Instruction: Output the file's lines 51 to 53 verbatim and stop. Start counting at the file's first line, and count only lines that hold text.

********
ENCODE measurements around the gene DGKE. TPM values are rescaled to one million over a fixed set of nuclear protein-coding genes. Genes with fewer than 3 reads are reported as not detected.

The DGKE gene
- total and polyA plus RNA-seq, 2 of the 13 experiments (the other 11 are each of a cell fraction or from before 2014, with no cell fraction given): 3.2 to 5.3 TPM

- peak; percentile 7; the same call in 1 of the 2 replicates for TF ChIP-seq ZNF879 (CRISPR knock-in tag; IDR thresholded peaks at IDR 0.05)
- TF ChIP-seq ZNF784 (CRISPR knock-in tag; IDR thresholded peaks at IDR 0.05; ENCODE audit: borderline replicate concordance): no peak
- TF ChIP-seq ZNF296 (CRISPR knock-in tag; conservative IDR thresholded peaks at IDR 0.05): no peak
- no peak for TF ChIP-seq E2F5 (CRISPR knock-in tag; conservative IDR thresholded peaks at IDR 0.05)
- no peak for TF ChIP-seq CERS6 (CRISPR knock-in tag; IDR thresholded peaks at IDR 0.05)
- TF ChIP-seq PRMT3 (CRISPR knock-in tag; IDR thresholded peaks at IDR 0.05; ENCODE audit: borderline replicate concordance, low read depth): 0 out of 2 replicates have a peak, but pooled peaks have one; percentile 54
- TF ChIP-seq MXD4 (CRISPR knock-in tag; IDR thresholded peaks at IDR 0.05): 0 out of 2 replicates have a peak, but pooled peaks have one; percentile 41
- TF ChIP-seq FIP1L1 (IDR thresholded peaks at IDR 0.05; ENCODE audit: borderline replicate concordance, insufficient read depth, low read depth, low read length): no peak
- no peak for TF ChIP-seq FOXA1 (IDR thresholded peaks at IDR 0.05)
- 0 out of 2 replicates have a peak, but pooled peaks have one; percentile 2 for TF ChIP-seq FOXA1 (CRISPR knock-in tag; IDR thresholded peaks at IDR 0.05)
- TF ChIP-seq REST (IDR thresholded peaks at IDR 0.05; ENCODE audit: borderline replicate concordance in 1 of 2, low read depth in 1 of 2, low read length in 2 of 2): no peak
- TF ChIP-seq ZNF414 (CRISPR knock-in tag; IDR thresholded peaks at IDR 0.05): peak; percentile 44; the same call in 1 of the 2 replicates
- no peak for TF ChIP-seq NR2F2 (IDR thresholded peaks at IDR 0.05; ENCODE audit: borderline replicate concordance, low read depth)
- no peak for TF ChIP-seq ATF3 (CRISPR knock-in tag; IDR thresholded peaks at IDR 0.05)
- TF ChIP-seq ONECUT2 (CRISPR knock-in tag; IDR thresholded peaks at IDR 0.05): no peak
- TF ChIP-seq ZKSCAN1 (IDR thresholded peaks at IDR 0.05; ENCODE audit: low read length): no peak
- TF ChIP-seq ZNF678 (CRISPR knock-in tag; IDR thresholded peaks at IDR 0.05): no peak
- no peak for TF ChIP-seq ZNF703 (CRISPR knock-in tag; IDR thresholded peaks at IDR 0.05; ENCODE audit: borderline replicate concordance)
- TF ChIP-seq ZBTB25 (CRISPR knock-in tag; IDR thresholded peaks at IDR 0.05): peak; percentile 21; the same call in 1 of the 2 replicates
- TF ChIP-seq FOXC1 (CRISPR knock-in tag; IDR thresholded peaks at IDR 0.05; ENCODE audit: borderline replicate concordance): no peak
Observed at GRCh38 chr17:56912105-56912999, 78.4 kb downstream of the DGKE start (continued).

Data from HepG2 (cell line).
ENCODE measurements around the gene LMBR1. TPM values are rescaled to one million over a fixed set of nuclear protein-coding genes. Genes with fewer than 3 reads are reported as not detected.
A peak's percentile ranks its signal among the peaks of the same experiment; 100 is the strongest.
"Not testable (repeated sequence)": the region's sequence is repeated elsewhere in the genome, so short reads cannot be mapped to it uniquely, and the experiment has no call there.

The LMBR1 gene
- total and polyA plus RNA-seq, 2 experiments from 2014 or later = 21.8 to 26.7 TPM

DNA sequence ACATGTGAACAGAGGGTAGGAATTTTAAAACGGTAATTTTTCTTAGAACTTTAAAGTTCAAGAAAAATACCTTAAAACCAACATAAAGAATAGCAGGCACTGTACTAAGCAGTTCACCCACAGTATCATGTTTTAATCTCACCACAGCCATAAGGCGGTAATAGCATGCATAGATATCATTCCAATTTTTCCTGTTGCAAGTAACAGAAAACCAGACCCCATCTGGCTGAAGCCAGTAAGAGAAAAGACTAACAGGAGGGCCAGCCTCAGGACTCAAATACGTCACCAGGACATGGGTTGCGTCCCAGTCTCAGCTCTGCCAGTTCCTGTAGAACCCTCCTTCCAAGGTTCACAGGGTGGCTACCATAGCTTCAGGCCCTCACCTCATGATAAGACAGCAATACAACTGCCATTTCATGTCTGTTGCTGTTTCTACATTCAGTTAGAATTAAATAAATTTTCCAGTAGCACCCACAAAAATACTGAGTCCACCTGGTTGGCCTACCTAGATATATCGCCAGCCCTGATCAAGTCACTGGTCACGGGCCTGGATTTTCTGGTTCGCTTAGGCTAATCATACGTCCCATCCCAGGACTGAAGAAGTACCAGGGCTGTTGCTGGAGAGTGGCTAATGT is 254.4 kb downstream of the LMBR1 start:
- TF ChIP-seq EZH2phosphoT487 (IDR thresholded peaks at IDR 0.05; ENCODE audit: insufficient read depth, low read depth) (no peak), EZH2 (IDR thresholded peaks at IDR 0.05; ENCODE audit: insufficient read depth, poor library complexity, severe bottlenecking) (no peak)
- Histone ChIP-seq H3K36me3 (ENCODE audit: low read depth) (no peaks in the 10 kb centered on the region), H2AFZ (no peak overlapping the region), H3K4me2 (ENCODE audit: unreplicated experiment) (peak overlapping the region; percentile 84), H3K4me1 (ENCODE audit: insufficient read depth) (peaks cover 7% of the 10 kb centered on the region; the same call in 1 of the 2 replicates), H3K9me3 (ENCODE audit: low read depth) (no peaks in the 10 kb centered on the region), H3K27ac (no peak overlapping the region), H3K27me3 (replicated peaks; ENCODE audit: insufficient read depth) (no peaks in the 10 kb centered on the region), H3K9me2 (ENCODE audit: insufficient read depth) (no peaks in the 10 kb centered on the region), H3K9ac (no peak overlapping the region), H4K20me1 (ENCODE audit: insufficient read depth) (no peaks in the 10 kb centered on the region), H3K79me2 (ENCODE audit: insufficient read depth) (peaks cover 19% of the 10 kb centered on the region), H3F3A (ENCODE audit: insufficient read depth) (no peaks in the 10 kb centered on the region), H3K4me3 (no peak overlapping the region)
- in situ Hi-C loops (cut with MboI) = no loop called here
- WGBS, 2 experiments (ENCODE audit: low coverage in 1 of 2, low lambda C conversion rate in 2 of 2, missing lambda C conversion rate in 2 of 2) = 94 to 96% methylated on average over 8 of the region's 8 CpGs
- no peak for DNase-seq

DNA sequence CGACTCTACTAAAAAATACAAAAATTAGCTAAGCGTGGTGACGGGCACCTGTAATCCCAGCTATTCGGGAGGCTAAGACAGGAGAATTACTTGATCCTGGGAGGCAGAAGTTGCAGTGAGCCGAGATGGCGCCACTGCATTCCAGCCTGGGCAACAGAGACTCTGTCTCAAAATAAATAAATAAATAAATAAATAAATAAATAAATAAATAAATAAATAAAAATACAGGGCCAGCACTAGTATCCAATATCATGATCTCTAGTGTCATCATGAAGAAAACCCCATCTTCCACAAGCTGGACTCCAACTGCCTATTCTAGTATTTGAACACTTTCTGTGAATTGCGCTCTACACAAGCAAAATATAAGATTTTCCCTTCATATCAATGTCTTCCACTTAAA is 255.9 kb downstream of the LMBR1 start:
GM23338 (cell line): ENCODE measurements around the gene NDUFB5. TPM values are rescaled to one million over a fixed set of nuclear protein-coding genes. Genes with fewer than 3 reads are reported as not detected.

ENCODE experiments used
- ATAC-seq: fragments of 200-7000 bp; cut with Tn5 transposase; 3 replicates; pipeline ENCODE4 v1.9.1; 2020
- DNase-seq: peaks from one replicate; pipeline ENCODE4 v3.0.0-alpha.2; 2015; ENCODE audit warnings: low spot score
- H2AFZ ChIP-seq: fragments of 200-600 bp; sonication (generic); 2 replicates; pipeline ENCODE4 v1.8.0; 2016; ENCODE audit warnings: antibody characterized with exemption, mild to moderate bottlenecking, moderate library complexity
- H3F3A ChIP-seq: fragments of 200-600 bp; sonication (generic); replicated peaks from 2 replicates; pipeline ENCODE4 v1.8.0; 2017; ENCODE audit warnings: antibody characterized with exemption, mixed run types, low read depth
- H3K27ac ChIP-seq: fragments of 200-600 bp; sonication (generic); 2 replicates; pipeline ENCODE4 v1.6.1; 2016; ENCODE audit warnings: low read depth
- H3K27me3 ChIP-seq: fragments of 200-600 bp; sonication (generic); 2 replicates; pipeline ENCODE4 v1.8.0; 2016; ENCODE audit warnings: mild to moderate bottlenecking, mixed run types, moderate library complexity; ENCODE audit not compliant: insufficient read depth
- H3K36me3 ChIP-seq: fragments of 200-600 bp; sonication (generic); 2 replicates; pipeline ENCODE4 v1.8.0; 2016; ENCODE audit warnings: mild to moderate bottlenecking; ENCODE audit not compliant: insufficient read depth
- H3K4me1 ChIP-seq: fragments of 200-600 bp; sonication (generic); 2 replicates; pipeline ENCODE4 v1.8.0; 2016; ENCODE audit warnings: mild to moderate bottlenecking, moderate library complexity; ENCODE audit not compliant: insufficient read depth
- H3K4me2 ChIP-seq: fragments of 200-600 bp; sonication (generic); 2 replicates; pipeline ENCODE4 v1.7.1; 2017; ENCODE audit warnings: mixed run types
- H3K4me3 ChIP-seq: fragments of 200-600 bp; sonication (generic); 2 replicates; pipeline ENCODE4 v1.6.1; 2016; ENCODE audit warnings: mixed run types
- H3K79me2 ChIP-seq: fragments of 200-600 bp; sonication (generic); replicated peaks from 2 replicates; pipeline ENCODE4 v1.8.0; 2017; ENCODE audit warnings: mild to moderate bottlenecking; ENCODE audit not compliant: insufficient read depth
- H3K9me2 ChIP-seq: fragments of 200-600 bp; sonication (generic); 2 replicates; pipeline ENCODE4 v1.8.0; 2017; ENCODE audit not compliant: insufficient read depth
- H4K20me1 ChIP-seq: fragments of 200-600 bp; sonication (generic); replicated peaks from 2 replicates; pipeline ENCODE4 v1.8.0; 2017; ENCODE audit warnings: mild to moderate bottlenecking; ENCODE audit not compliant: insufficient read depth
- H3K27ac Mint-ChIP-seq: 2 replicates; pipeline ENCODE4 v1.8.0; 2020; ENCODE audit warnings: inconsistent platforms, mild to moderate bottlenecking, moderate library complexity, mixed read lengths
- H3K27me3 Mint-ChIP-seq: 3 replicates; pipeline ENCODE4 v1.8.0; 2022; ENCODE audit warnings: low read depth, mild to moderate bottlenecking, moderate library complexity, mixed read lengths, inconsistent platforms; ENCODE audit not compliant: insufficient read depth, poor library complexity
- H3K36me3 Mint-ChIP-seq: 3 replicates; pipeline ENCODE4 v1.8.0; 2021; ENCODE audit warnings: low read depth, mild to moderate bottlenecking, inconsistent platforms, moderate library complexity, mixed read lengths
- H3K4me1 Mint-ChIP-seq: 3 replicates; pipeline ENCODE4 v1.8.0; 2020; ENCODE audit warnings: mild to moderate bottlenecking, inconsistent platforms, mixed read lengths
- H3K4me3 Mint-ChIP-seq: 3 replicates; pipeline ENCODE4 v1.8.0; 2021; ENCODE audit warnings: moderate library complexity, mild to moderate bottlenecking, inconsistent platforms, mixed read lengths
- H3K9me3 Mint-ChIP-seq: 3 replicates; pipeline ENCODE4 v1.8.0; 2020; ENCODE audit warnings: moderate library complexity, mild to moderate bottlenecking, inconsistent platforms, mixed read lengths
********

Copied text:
- H3K9me2 ChIP-seq: fragments of 200-600 bp; sonication (generic); 2 replicates; pipeline ENCODE4 v1.8.0; 2017; ENCODE audit not compliant: insufficient read depth
- H4K20me1 ChIP-seq: fragments of 200-600 bp; sonication (generic); replicated peaks from 2 replicates; pipeline ENCODE4 v1.8.0; 2017; ENCODE audit warnings: mild to moderate bottlenecking; ENCODE audit not compliant: insufficient read depth
- H3K27ac Mint-ChIP-seq: 2 replicates; pipeline ENCODE4 v1.8.0; 2020; ENCODE audit warnings: inconsistent platforms, mild to moderate bottlenecking, moderate library complexity, mixed read lengths